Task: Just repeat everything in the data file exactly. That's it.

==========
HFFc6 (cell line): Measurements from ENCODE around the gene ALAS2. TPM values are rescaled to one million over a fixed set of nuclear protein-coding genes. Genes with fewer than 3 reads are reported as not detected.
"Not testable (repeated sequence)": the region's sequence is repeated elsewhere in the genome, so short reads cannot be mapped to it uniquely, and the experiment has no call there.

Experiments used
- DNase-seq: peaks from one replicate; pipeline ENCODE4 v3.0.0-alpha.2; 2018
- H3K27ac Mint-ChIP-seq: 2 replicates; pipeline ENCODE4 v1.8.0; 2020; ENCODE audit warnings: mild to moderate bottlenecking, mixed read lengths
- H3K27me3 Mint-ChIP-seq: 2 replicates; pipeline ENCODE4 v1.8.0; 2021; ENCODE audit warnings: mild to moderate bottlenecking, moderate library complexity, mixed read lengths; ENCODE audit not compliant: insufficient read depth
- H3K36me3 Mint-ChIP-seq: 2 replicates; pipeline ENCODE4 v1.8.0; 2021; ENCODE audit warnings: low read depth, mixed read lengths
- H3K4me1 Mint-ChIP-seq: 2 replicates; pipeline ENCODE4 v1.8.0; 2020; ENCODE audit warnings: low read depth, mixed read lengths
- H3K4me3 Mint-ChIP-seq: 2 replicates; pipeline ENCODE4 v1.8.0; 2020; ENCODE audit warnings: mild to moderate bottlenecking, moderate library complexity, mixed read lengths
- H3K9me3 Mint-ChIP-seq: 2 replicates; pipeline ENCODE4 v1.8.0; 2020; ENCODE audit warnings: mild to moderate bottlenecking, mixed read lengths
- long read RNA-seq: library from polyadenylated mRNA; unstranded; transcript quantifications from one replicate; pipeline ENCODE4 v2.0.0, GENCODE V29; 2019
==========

HFFc6 (cell line): Measurements from ENCODE around the gene ALAS2. TPM values are rescaled to one million over a fixed set of nuclear protein-coding genes. Genes with fewer than 3 reads are reported as not detected.
"Not testable (repeated sequence)": the region's sequence is repeated elsewhere in the genome, so short reads cannot be mapped to it uniquely, and the experiment has no call there.

Experiments used
- DNase-seq: peaks from one replicate; pipeline ENCODE4 v3.0.0-alpha.2; 2018
- H3K27ac Mint-ChIP-seq: 2 replicates; pipeline ENCODE4 v1.8.0; 2020; ENCODE audit warnings: mild to moderate bottlenecking, mixed read lengths
- H3K27me3 Mint-ChIP-seq: 2 replicates; pipeline ENCODE4 v1.8.0; 2021; ENCODE audit warnings: mild to moderate bottlenecking, moderate library complexity, mixed read lengths; ENCODE audit not compliant: insufficient read depth
- H3K36me3 Mint-ChIP-seq: 2 replicates; pipeline ENCODE4 v1.8.0; 2021; ENCODE audit warnings: low read depth, mixed read lengths
- H3K4me1 Mint-ChIP-seq: 2 replicates; pipeline ENCODE4 v1.8.0; 2020; ENCODE audit warnings: low read depth, mixed read lengths
- H3K4me3 Mint-ChIP-seq: 2 replicates; pipeline ENCODE4 v1.8.0; 2020; ENCODE audit warnings: mild to moderate bottlenecking, moderate library complexity, mixed read lengths
- H3K9me3 Mint-ChIP-seq: 2 replicates; pipeline ENCODE4 v1.8.0; 2020; ENCODE audit warnings: mild to moderate bottlenecking, mixed read lengths
- long read RNA-seq: library from polyadenylated mRNA; unstranded; transcript quantifications from one replicate; pipeline ENCODE4 v2.0.0, GENCODE V29; 2019